Suspended from his British boarding school for geothimbling, fifteen-year-old Jake is sent to join his parents in Burkina Faso where he anticipates much adventure. Unsurprisingly, adventure finds him and his sister Kas when they are kidnapped by a couple of men trying to blame the kidnapping on Yakuuba Sor, a master of disguise considered by some to be a terrorist and by others to be a hero of the common folks. The action in the book is fast paced with something exciting happening in just about ...more
Aug 02, 2012 Heather rated it really liked it  ·  review of another edition
Shelves: ya, realistic-fiction
Jake is the son of a British ambassador to Burkina Faso. After getting suspended from boarding school for his boredom reducing activities, he gets more action than he bargained for when he meets up with his family in Africa. He and his sister, Kas, are kidnapped by one of the most feared terrorists in the entire country. Together they must try to survive in the desert while dealing with politics and customs they are unfamiliar with.

The Chameleon is an African teen who is disgusted by the greed a
Mark Barsalona
Nov 28, 2012 Mark Barsalona rated it really liked it  ·  review of another edition
1. The book outlaw is about this kid Jake knight who he and his sister get kidnapped by this man named the chameleon the two are children of a British ambassador the chameleon is sort of a robin hood but blames this other vigilante named Yakuuba Sor for it so the chameleon can cross the Sahara

2. This book was very captivating and I liked it very much it kept me wanting to read I liked that they didnt make the main character seem all skillful at escaping and was like james bond he just sat there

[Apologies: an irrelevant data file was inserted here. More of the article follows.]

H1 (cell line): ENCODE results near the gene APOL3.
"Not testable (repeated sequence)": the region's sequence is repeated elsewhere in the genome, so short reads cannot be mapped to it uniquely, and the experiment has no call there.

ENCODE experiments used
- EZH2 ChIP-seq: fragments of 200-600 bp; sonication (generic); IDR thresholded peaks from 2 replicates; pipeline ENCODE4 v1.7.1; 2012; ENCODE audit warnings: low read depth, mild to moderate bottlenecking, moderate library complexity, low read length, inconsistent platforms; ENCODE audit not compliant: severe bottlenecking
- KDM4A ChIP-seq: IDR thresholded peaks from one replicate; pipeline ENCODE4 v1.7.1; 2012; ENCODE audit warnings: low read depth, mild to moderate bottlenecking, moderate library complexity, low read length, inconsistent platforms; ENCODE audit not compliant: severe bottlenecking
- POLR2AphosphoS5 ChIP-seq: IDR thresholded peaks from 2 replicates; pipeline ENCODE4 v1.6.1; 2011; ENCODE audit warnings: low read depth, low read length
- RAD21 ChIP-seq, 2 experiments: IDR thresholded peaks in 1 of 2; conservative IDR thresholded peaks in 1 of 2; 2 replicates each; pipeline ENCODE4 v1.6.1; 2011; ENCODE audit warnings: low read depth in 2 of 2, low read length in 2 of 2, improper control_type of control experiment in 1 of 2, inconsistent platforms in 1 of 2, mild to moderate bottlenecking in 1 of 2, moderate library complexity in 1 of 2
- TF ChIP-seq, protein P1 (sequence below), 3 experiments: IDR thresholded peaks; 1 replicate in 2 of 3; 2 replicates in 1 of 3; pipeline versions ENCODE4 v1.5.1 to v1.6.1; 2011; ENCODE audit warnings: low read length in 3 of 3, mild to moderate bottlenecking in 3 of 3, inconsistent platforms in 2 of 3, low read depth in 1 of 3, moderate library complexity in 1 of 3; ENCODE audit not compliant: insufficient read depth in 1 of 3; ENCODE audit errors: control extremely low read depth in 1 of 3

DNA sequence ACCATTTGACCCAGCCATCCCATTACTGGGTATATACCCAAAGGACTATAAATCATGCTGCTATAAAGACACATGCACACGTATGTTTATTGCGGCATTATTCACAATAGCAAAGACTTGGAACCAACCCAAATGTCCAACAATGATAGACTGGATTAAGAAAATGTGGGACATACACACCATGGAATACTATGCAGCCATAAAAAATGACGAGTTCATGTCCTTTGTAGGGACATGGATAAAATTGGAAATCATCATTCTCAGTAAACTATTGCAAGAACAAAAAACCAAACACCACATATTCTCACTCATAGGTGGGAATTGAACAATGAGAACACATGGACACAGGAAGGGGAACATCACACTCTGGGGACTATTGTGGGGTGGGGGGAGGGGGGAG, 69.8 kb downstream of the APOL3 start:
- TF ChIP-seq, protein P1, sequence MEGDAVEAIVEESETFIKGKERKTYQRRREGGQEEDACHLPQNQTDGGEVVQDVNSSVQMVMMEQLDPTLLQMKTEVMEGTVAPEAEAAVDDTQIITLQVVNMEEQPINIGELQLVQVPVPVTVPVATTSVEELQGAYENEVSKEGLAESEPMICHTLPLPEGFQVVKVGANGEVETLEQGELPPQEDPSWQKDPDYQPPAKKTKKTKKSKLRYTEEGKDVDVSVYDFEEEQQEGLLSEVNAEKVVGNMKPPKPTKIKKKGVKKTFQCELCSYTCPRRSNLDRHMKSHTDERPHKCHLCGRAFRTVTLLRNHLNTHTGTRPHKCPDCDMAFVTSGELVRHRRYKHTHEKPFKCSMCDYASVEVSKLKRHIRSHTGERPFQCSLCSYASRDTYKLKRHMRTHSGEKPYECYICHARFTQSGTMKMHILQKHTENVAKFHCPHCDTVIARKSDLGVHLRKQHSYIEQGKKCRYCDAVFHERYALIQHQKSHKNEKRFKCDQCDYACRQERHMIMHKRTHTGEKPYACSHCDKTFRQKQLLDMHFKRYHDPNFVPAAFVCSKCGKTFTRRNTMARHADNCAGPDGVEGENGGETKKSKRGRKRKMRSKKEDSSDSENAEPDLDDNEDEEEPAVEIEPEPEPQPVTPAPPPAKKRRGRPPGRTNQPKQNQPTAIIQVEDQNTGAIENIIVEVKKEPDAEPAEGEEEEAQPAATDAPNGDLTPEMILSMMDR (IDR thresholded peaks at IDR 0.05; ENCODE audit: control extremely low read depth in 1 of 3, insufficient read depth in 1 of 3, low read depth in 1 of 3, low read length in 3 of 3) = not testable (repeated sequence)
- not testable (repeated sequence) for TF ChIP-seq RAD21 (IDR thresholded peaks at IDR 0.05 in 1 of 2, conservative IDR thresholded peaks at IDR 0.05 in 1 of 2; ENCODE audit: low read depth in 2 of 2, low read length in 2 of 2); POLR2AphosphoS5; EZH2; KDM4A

Nov 04, 2013 Elizabeth rated it it was amazing  ·  review of another edition
Shelves: reviews
Jake Knight, a fifteen year old, is suspended from boarding school after an escapade which caused him to break into a prison. Unfortunately he could not break out so he was caught. He waqs supposed to find his geography project that had been planted in Leeds prison awaiting recovery by other members in this secret adventure club. As a result of his suspension, his parents would be notified and he would be joining his parents and sister in Burkina Faso.

Jake's father was an ambassador in Ouagadoug
Oct 30, 2012 Luisa rated it really liked it
When Jake is expelled from his British private school for playing geo-thimble which prompts him to be out in the middle of the night jumping the walls of a prison, he’s sent to his family in Burkina Faso, a landlocked African country on the southwest border of the Sahara where his father serves as the British ambassador. In an attempt to rescue his sister from being kidnapped, Jake is abducted as well. Technological marvels including Jake's cell phone as well as a simple trail of wrappers could ...more
May 03, 2015 Ruben rated it it was amazing  ·  review of another edition
Shelves: awty-grade-7
This review has been hidden because it contains spoilers. To view it, click here.
Sep 25, 2012 Christina rated it really liked it
Another fun ride of a book, with a lot of current world affairs details and situations to make it more realistic. When fifteen year old Jake is suspended from school and sent back to live with his parents and younger teen sister, he's not going home to a boring suburb: his dad's the British Ambassador to Burkina Faso, in Africa! Jake and his sister are fluent in French and other languages, and love the multicultural craziness of this country; Jake feels at home riding his father's motorcycle pas ...more
Dec 10, 2012 Chris rated it really liked it  ·  review of another edition
Jake hates the boring restrictiveness of his rigid boarding school, so when he gets suspended for the last six weeks of the term--for sneaking out at night to play a geocaching game he and his friends have invented--he's looking forward to the extra free time and a bit of adventure. Particularly since he'll be spending the time in the sunny, wild, teeming capital of African nation Burkina Faso, where is dad is the British ambassador. Except Jake learns true adventure isn't all that fun after he ...more